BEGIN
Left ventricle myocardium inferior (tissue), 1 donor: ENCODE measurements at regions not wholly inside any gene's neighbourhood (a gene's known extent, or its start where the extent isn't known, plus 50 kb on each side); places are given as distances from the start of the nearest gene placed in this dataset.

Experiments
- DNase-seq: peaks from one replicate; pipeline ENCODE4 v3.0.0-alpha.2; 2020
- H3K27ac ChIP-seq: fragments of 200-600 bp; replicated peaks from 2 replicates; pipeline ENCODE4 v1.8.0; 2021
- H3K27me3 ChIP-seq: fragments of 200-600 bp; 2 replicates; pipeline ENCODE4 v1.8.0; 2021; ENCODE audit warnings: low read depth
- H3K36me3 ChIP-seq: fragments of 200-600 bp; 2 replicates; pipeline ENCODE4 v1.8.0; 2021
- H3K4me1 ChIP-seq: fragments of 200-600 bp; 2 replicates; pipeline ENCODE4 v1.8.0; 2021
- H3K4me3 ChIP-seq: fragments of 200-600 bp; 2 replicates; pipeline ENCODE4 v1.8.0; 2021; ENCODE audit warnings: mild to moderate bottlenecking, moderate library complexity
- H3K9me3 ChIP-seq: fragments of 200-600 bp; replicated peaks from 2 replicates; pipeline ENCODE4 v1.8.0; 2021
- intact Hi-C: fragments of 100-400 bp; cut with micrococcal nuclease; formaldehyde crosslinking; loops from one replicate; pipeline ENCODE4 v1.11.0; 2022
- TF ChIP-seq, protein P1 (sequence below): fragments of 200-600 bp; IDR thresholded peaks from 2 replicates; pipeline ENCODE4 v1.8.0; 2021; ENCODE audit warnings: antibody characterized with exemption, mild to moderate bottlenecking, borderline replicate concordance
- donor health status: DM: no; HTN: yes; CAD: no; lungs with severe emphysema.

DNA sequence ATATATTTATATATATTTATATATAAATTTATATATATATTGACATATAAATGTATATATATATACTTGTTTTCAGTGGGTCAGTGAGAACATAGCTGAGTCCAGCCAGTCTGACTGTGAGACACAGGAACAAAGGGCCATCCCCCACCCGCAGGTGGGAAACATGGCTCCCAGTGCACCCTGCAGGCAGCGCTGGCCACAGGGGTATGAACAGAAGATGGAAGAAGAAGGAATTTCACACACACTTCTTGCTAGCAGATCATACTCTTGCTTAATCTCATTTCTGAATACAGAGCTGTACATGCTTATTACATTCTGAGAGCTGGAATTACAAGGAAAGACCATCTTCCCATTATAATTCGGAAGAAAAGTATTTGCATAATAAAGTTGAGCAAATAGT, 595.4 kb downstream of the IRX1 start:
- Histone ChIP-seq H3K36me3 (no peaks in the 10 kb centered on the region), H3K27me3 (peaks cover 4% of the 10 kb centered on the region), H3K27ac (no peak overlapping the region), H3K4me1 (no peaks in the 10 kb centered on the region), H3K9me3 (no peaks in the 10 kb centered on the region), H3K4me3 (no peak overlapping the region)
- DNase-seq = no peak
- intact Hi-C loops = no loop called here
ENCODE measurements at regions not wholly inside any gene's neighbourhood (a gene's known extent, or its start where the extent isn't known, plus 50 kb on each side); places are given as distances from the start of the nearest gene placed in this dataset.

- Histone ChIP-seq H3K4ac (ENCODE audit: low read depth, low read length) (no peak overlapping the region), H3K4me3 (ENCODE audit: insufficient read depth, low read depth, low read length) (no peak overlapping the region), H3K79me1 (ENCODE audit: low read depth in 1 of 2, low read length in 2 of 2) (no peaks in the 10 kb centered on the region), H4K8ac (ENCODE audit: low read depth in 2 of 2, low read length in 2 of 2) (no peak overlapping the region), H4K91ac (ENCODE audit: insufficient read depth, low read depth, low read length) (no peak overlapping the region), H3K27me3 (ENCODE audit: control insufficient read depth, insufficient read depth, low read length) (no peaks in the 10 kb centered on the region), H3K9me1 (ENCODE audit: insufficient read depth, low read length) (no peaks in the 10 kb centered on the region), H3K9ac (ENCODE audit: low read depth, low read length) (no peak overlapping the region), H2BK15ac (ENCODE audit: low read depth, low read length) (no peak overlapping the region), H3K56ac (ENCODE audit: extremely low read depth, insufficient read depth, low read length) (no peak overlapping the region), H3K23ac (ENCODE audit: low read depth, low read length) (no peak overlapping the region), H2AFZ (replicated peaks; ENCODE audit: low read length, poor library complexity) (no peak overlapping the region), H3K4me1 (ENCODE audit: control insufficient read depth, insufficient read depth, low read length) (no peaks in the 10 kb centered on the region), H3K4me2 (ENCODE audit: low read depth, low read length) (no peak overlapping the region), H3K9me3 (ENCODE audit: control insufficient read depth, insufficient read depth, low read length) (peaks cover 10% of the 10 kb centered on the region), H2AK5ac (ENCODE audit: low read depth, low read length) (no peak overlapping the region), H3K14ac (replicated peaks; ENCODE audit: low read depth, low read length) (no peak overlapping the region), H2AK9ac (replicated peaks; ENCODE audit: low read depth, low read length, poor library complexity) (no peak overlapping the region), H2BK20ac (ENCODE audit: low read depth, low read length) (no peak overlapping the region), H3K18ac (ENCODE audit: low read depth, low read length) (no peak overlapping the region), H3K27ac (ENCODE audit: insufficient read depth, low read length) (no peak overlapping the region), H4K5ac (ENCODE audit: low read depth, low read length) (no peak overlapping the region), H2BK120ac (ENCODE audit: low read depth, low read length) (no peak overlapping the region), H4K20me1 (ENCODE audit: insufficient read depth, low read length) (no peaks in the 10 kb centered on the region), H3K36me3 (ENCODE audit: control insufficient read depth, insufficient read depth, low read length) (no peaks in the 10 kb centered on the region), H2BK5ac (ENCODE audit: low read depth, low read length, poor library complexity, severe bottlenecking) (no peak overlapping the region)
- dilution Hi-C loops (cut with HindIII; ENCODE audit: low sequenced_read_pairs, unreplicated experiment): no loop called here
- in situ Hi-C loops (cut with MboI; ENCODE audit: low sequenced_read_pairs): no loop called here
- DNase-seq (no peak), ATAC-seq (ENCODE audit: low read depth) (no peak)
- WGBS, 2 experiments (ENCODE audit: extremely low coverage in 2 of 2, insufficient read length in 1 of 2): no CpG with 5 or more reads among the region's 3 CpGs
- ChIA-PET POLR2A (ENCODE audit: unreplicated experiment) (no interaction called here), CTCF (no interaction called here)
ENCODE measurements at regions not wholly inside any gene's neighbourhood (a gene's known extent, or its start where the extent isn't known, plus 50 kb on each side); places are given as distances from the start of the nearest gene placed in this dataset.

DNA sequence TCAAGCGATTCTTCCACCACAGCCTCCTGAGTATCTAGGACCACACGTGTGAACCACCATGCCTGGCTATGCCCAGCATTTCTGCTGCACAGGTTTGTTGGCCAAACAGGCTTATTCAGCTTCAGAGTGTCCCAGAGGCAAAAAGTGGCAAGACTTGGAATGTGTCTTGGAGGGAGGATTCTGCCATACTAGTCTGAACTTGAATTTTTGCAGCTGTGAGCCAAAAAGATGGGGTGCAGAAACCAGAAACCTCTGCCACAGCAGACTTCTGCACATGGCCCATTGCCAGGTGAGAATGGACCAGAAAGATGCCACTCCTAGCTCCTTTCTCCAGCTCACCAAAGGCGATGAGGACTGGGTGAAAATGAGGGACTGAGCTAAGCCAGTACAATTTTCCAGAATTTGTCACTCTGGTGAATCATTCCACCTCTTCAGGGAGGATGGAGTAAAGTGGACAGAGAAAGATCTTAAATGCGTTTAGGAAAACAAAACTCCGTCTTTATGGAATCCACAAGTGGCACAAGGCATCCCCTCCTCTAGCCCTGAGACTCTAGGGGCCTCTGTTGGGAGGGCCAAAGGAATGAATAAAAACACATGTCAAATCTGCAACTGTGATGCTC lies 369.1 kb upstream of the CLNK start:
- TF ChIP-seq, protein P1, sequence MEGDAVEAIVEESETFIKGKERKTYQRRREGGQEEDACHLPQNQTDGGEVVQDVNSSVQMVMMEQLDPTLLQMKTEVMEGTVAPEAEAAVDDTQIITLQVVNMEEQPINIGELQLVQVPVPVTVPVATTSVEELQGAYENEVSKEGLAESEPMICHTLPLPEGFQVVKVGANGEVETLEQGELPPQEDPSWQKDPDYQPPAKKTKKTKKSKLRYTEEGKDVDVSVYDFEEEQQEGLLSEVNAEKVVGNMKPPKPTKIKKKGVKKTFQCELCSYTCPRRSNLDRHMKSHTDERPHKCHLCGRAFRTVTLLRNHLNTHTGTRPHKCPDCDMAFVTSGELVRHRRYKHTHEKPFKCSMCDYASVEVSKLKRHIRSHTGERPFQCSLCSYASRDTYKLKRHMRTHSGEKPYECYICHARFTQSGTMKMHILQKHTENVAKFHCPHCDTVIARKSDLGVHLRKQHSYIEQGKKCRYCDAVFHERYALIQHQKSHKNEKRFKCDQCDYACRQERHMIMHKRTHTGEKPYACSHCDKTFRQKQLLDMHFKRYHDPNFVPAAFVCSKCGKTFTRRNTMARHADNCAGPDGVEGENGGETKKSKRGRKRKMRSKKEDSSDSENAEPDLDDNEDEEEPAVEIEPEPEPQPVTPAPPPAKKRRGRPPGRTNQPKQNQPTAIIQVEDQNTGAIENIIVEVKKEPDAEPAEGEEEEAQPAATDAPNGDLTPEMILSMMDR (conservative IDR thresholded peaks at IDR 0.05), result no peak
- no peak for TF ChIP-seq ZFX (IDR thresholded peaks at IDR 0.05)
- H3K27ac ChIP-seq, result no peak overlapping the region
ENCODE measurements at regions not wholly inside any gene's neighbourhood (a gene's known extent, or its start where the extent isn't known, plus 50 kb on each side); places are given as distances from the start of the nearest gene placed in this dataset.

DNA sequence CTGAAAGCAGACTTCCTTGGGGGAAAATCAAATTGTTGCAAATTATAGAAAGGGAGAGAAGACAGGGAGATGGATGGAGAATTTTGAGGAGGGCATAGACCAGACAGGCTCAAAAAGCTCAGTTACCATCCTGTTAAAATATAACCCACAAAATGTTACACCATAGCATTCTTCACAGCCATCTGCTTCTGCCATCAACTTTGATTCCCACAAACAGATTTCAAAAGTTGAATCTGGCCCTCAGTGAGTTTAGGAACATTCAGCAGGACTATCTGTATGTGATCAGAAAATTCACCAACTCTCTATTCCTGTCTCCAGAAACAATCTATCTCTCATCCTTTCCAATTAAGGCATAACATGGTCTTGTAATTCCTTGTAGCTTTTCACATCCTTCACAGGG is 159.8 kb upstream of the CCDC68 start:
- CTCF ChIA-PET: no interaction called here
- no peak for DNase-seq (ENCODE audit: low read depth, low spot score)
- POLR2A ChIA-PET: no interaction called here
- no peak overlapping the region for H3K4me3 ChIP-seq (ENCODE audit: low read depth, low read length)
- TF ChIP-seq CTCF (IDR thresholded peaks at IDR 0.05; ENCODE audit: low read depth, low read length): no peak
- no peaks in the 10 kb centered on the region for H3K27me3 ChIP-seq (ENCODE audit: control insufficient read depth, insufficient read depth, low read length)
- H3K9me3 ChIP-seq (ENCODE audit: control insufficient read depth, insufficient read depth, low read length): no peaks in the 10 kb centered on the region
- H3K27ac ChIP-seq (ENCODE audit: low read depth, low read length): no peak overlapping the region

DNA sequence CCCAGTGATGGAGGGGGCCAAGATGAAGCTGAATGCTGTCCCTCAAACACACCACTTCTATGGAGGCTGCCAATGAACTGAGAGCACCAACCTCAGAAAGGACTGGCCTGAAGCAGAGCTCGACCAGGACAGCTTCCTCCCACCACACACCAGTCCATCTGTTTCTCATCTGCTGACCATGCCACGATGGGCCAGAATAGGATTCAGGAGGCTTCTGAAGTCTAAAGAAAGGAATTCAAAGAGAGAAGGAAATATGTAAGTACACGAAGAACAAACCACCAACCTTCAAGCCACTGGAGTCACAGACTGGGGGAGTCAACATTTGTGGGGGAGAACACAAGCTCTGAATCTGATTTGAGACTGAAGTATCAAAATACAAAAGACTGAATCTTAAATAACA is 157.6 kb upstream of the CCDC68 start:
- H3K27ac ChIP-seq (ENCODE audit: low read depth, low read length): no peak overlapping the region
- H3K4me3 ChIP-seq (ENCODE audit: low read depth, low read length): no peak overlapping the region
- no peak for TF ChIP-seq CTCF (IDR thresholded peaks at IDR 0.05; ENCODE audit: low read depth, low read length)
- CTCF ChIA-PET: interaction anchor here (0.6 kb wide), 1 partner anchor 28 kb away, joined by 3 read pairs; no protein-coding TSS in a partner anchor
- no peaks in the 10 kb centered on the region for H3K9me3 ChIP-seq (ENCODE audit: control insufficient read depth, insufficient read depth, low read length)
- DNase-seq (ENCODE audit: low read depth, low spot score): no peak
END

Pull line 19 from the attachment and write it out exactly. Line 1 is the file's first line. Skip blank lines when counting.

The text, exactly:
- dilution Hi-C loops (cut with HindIII; ENCODE audit: low sequenced_read_pairs, unreplicated experiment): no loop called here